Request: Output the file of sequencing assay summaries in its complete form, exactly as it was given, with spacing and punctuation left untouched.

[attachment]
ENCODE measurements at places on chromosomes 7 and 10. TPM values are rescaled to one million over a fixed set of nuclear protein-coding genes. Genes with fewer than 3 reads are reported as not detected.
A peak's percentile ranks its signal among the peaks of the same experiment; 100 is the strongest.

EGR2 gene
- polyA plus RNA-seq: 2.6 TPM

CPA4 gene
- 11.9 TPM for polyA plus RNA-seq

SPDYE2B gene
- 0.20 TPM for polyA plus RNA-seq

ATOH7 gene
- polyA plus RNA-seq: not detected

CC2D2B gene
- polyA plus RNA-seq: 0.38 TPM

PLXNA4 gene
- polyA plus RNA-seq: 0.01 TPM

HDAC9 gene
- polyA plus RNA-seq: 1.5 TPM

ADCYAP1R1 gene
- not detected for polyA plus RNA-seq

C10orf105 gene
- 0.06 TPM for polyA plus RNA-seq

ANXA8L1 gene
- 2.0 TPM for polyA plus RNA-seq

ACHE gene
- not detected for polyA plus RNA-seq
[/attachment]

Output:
ENCODE measurements at places on chromosomes 7 and 10. TPM values are rescaled to one million over a fixed set of nuclear protein-coding genes. Genes with fewer than 3 reads are reported as not detected.
A peak's percentile ranks its signal among the peaks of the same experiment; 100 is the strongest.

EGR2 gene
- polyA plus RNA-seq: 2.6 TPM

CPA4 gene
- 11.9 TPM for polyA plus RNA-seq

SPDYE2B gene
- 0.20 TPM for polyA plus RNA-seq

ATOH7 gene
- polyA plus RNA-seq: not detected

CC2D2B gene
- polyA plus RNA-seq: 0.38 TPM

PLXNA4 gene
- polyA plus RNA-seq: 0.01 TPM

HDAC9 gene
- polyA plus RNA-seq: 1.5 TPM

ADCYAP1R1 gene
- not detected for polyA plus RNA-seq

C10orf105 gene
- 0.06 TPM for polyA plus RNA-seq

ANXA8L1 gene
- 2.0 TPM for polyA plus RNA-seq

ACHE gene
- not detected for polyA plus RNA-seq